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UK strikes deals for two antiviral drugs to help combat coronavirus surge this winter


Health Secretary Sajid Javid has hailed two new additions to the UK’s “armoury of life-saving measures” to tackle COVID-19 as he announced the purchase of 730,000 doses of possible coronavirus treatments.

The government’s antivirals taskforce has struck deals for two new coronavirus treatments, which – if they are approved by the medicines regulator – are expected to be given to those most vulnerable to COVID-19.

The agreements have seen the UK secure 480,000 courses of Molnupiravir – produced by Merck Sharp and Dohme (MSD) – which has been proven in clinical trials to reduce the risk of hospitalisation or death for at-risk non-hospitalised adults with mild to moderate COVID-19 symptoms by 50%.

The US has already struck a $1.2bn deal to purchase around 1.7m courses of Molnupiravir, should it be approved by the American regulator.

Record number of coronavirus booster jabs administered – with 800,000 given in past 72 hours


A “record number” of coronavirus booster jabs were administered on Saturday, with more than 800,000 inoculations given in the past 72 hours, the NHS has said.

A total of 5.1 million third jabs have been given, with around half of people aged 50 and over – and those who are currently eligible – being given a dose.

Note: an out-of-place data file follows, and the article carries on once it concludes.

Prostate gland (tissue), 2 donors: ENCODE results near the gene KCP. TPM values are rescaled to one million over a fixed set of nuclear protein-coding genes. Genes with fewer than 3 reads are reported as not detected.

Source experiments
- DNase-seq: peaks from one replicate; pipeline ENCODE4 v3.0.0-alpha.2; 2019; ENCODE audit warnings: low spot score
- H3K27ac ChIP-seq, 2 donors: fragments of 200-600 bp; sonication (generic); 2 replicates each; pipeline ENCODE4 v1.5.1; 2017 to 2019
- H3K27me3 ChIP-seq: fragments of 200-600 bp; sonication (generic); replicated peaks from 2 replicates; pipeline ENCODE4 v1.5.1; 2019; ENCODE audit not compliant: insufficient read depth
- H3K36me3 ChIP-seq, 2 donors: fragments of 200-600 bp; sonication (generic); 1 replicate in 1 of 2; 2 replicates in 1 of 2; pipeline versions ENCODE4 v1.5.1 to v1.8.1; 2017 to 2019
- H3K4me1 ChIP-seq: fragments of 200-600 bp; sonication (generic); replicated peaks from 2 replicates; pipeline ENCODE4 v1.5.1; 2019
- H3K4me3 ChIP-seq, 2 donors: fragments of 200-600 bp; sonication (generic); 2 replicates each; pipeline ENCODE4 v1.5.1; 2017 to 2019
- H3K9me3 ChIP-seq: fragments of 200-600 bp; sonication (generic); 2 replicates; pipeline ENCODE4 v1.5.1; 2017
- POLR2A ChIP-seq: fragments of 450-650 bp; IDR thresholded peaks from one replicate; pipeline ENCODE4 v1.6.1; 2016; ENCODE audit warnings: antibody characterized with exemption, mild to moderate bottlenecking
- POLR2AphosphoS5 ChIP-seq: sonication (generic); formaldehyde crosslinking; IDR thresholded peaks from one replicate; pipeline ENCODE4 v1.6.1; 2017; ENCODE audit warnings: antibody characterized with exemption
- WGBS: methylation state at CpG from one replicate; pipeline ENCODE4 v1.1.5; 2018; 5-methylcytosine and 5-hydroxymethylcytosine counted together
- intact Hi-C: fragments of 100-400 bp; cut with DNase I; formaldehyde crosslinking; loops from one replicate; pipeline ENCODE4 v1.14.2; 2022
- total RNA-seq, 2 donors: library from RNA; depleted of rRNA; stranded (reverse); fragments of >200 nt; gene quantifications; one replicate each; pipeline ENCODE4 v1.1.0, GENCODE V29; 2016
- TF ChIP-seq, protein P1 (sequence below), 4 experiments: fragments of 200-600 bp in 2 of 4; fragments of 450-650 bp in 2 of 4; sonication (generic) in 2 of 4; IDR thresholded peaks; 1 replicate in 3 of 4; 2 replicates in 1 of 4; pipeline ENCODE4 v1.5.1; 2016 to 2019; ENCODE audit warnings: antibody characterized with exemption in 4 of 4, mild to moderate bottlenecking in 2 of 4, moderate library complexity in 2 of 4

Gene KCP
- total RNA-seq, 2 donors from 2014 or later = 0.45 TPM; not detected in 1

Saturday was the biggest booster day on record, with 325,140 vaccines given.

Dr Nikki Kanani, GP and deputy lead for the NHS COVID-19 Vaccination Programme, said: “It’s fantastic to see so many coming forward to book in their vital vaccination.

“Getting your booster jab is essential and is the best way to protect yourself and your loved ones this winter – the vaccine is safe and effective so please do go online if you’re eligible or call 119 to book in for your lifesaving booster today.”

Japanese Scientists Develop New Vaccine to Prevent Future Coronavirus Outbreaks


Japanese scientists have developed a new vaccine that will successfully stop five different types of coronaviruses—not just COVID-19.

Rather than targeting specific coronaviruses and going through the process all over again in future pandemics, the Japanese approached the problem with a broader solution.

A newly published paper in the Journal of Experimental Medicine, the Japanese have successfully genetically engineered proteins from Sars-CoV-2.

American companies like Moderna, Pfizer, and Johnson & Johnson go after a specific section of the virus, the spike protein of the virus, which includes the receptor-binding domain, known as the head region. That specialized targeting vaccine only proves effective against a particular coronavirus.